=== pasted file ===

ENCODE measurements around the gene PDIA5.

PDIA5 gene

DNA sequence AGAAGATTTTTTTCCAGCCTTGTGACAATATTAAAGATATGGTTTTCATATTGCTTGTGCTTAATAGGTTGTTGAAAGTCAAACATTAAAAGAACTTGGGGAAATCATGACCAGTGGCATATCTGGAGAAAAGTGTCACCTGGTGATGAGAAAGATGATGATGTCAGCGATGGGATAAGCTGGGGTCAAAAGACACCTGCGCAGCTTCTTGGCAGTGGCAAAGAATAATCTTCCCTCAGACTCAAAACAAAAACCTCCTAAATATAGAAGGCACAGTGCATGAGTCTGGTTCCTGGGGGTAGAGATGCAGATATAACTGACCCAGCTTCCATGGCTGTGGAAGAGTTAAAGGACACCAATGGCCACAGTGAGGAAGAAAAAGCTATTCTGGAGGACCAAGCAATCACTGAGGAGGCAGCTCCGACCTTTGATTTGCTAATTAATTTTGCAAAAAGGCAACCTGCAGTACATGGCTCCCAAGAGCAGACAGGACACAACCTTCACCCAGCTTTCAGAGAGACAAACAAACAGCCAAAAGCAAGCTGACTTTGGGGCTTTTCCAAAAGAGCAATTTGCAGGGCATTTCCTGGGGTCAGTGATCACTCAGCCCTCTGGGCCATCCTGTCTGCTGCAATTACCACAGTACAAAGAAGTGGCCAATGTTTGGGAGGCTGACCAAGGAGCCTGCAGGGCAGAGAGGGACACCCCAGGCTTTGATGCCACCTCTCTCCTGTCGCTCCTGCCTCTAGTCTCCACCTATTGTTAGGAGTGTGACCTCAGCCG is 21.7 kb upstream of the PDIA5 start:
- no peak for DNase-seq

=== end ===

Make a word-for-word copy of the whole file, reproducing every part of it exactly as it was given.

ENCODE measurements around the gene PDIA5.

PDIA5 gene

DNA sequence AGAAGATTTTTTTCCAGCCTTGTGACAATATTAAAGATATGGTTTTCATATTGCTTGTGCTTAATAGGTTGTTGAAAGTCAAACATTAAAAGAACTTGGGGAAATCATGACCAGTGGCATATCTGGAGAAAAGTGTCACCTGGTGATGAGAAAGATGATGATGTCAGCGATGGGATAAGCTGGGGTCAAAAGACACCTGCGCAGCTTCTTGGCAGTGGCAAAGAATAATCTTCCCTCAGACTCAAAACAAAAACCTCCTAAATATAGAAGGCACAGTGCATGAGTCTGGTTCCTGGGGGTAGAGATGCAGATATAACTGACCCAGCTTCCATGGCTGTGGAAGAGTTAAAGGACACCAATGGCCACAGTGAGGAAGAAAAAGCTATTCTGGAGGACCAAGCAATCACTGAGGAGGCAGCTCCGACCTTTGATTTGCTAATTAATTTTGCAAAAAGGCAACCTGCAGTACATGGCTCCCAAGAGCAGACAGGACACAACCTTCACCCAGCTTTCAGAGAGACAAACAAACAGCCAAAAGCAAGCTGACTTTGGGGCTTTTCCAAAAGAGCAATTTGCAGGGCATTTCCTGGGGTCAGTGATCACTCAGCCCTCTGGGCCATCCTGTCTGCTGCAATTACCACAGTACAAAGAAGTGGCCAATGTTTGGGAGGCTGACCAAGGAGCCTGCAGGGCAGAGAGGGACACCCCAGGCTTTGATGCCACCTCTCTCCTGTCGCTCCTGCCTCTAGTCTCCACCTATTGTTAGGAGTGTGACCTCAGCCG is 21.7 kb upstream of the PDIA5 start:
- no peak for DNase-seq